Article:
Going back and forth from Greenwich Village to the Barn each week was guaranteed to create a sense of contrast: in New York certain amenities–heat, light, plumbing–were pretty much a given. In Sheffield, nothing was a given. When you’re turning a not-for-human-habitation into House Beautiful, the line between adventure and discomfort is very thin indeed.
We didn’t have Christmas at the Barn until I was eight, and the basics–plumbing and insulation and heat–were in place. Without insulation and heat, your family becomes very cold very quickly. When I was…six, I think? We went up to the Barn for the week after Christmas, and almost at once were snowed in. When you live on a mountainside and the driveway slopes down to the road at a 30° angle, you don’t mess with snowed in. We were stuck. Fortunately, we had food, and there was electricity, and it was all good, right?
A note about the state of the Barn at that point: most of the rooms had not yet been insulated; my brother’s room and mine, in the loft above the bathroom and TV room, had 2×4 studs in place, but no walls, let alone insulation. My parents’ room may have had walls at that point; I don’t recall. I do know that the living room and hallway, which were big rooms with 40′ ceilings, didn’t have inner walls or insulation until I was in college. The only room on the first floor that was insulated was the TV room, a little 10′ x 12′ chamber where my grandmother slept when she came to visit.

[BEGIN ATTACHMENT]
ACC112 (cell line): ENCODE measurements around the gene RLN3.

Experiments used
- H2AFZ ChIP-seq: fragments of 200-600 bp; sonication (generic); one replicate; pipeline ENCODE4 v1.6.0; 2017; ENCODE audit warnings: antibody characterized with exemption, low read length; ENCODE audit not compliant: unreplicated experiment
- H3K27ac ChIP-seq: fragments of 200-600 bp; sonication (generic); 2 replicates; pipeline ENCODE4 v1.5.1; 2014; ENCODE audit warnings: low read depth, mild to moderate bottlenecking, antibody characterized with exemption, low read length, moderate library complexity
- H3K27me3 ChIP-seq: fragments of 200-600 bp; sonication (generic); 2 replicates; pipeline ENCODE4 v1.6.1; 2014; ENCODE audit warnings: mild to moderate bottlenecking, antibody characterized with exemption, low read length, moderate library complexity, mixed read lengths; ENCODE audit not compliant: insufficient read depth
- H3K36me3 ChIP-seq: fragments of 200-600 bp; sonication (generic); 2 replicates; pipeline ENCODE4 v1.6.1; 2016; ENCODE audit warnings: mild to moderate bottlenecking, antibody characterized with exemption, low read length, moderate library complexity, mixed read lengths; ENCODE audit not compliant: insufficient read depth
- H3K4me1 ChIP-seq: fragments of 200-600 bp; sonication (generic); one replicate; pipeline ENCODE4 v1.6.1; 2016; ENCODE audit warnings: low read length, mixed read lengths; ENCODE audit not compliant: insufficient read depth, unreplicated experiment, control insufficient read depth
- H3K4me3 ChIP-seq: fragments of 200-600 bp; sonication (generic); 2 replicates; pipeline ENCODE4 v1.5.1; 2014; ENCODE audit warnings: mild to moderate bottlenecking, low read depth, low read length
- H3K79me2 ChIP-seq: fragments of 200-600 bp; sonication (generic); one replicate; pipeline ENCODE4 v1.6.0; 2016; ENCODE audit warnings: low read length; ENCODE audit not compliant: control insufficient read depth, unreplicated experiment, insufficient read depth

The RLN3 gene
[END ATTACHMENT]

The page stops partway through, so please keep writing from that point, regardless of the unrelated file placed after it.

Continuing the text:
So: snowed in. The snow was high enough that my six year old self could not see over the edge of the trough Dad shoveled from the front door to the garage. Even with the heat cranked high, there was no hope of keeping wall-less rooms warm. The Barn became a refrigerator, and the only two places that were comfortable were right in front of the fireplace in the kitchen, and in the TV room. So that’s were we were, all four of us, on the rickety bed, tented in blankets, huddled together. My parents read to us. I think the TV was working (as much as the TV ever worked, as we had no antenna), but there wasn’t much to watch. Periodically Dad would go out and throw more wood on the fire, or he or Mom would make something to eat. We may have played games of some sort, but really, my strongest memory is one of cramped warmth and cameraderie.
The siege of cold and snow lasted maybe three days, although in memory it looms like a week. When things finally broke–when the cold lessened and the snow plows finally made it along our road–everything went more or less back to normal. We went outside to play in the snow; we were able to drive into town to get provisions and relieve the cabin fever. And my parents wisely resolved that they would not attempt Christmas until our bedrooms had walls and could keep the worst of the chill at bay. We returned to the city with a nice sense of having faced own Nature and survived, which, while totally absurd, was very satisfying to a kid from the city.